Her video works “???Paradise???” and “Holding Court” first come across as late night explorations of YouTube channels. Amidst the odd and hunourous footage, narrative of majesty and amateurism unfolds. The piece is suddenly interrupted by a picture frame in which the host of the exhibition and the artist together smile back at their audience in the space. Just like the viewer must discern the curated exhibition from the home-setting they are reversely faced with the author of the artwork and dealer in the piece. The videos, paintings and embroidery comment on Hayes’ own creative and socio-critical artistic process, which is the basis for all her work.
Jeanette Hayes, “Royal Glitch.” Photograph courtesy of Kristina Lindemann
Using glitch aesthetics in several paintings, Hayes refers to on the one hand a kind of metaphorical glitch, the royal as the higher ground. On the other hand, her paintings echo “royal bitches”, the misguided idea of being better or too good for something. In a more general perspective, her use of glitch distorts the perception of history and class society.
Jeanette Hayes, “Who Run the World (Girls).” Photograph courtesy of Kristina Lindemann.
Hayes’ work is political taking a critical stance to consumption. By contrasting royalty, that stands for what is distanced and durable, to the digital, the latter emerges as encompassing and evanescent. While art history rests on the portraits of influential people and heroic depictions of battlegrounds, the digital sphere has become the place that dictates, what we pay attention to and how we predict political developments. Digital media is shaping our way of both viewing and running the world. With the new president-elect, who is famous for his numerous misogynist utterances on Twitter, the traditional map of political careers has been turned upside down. The US election also has shown that women still struggle to be heard. Hayes’ embroidery on fabric works “Who Run The World (Girls)” 1 & 2, echoes Beyonce, reminding us that every girl is a leader. Hayes’ work highlights the possibilities of, but also the hierarchies and power structures that permate the the virtual and physical world.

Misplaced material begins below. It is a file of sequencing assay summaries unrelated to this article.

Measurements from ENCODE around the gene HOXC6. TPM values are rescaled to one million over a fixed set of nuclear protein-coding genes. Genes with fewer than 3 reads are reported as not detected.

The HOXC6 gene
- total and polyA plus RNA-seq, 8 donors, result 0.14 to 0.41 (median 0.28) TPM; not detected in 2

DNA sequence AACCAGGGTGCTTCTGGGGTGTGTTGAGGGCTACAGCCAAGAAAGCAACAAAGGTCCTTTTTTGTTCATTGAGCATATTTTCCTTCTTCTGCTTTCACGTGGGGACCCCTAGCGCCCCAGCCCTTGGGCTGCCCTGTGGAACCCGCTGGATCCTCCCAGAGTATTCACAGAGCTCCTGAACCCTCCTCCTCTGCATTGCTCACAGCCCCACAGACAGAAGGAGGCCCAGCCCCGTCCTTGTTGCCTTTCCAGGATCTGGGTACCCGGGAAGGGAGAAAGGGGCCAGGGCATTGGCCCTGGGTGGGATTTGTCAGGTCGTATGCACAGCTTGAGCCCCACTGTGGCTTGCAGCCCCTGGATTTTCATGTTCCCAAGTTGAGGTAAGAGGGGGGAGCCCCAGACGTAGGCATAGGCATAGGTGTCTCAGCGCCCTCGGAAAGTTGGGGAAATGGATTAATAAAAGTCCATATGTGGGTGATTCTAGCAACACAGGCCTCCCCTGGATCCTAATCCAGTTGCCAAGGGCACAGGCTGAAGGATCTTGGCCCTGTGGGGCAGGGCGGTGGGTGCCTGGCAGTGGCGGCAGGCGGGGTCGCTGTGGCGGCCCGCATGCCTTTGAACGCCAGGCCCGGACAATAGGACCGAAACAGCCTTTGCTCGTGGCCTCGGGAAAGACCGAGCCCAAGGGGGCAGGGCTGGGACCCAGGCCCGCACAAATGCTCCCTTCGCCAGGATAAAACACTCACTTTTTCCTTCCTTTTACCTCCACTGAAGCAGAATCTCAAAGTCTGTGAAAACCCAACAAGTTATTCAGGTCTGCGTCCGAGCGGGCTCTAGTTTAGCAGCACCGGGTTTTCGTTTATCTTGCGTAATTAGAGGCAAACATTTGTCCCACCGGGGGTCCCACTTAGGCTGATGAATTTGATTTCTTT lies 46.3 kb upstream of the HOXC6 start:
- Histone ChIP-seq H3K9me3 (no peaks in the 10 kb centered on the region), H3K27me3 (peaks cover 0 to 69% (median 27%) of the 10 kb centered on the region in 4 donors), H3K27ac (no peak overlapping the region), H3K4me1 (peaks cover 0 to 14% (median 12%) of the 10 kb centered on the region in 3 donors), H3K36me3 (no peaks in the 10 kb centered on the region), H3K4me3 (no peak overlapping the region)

ROYAL GIRLS is open by appointment through December 18th in Stockholm, Sweden.
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Writer, Cultbytes Curator and educator based in New York via Bogotá. She co-founded Espacio Odeon, a contemporary arts center housed in an abandoned landmark movie theater located in the city center of Bogotá. She has worked in public programs and curatorial teams at MoMA, MoMA PS1, and No Longer Empty in New York. Steiner undertook her M.A. studies in Visual Art Administration at New York University. l Instagram